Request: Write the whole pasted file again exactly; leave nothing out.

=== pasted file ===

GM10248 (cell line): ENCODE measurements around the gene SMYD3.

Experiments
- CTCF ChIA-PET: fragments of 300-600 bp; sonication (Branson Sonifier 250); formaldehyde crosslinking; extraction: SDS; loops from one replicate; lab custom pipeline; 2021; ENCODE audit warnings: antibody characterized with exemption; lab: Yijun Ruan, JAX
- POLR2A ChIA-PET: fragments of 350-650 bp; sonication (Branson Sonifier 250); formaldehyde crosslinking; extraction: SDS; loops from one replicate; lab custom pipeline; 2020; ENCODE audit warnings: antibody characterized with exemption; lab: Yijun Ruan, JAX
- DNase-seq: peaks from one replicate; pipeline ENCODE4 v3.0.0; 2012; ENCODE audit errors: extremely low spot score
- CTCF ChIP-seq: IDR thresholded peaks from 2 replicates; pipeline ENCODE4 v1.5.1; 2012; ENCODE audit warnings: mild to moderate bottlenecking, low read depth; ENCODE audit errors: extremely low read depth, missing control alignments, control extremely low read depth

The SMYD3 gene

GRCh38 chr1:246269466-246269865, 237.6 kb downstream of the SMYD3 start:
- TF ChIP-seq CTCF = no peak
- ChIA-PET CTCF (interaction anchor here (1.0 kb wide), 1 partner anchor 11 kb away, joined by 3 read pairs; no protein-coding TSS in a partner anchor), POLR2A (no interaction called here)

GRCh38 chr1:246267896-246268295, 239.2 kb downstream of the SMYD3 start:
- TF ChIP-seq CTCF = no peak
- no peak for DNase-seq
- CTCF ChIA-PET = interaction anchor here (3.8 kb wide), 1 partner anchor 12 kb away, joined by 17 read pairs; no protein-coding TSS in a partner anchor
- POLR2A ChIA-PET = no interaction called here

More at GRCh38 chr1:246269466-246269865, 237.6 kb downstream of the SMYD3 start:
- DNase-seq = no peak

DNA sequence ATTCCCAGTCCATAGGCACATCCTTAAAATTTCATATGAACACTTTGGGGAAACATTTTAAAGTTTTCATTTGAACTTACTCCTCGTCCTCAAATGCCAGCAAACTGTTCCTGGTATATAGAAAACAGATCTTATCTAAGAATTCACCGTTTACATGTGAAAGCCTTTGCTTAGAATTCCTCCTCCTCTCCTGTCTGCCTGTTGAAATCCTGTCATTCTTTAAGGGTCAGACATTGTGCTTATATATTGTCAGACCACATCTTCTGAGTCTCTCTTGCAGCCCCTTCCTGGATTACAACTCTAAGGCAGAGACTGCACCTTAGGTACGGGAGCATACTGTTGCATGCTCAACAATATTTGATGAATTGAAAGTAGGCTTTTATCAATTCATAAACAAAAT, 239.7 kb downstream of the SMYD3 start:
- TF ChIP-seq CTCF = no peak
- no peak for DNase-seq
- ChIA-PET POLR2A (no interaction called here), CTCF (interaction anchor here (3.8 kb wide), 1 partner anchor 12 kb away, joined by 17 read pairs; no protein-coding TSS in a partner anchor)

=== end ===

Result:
GM10248 (cell line): ENCODE measurements around the gene SMYD3.

Experiments
- CTCF ChIA-PET: fragments of 300-600 bp; sonication (Branson Sonifier 250); formaldehyde crosslinking; extraction: SDS; loops from one replicate; lab custom pipeline; 2021; ENCODE audit warnings: antibody characterized with exemption; lab: Yijun Ruan, JAX
- POLR2A ChIA-PET: fragments of 350-650 bp; sonication (Branson Sonifier 250); formaldehyde crosslinking; extraction: SDS; loops from one replicate; lab custom pipeline; 2020; ENCODE audit warnings: antibody characterized with exemption; lab: Yijun Ruan, JAX
- DNase-seq: peaks from one replicate; pipeline ENCODE4 v3.0.0; 2012; ENCODE audit errors: extremely low spot score
- CTCF ChIP-seq: IDR thresholded peaks from 2 replicates; pipeline ENCODE4 v1.5.1; 2012; ENCODE audit warnings: mild to moderate bottlenecking, low read depth; ENCODE audit errors: extremely low read depth, missing control alignments, control extremely low read depth

The SMYD3 gene

GRCh38 chr1:246269466-246269865, 237.6 kb downstream of the SMYD3 start:
- TF ChIP-seq CTCF = no peak
- ChIA-PET CTCF (interaction anchor here (1.0 kb wide), 1 partner anchor 11 kb away, joined by 3 read pairs; no protein-coding TSS in a partner anchor), POLR2A (no interaction called here)

GRCh38 chr1:246267896-246268295, 239.2 kb downstream of the SMYD3 start:
- TF ChIP-seq CTCF = no peak
- no peak for DNase-seq
- CTCF ChIA-PET = interaction anchor here (3.8 kb wide), 1 partner anchor 12 kb away, joined by 17 read pairs; no protein-coding TSS in a partner anchor
- POLR2A ChIA-PET = no interaction called here

More at GRCh38 chr1:246269466-246269865, 237.6 kb downstream of the SMYD3 start:
- DNase-seq = no peak

DNA sequence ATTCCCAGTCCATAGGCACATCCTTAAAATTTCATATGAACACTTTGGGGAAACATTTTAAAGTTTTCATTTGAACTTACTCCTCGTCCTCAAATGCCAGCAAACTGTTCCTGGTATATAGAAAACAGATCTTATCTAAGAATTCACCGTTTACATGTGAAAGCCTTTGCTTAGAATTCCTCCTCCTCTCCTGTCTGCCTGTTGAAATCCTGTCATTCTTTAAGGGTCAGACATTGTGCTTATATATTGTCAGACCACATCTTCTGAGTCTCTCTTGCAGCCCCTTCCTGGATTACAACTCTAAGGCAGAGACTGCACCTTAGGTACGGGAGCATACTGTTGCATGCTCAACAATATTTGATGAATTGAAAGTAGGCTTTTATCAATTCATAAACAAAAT, 239.7 kb downstream of the SMYD3 start:
- TF ChIP-seq CTCF = no peak
- no peak for DNase-seq
- ChIA-PET POLR2A (no interaction called here), CTCF (interaction anchor here (3.8 kb wide), 1 partner anchor 12 kb away, joined by 17 read pairs; no protein-coding TSS in a partner anchor)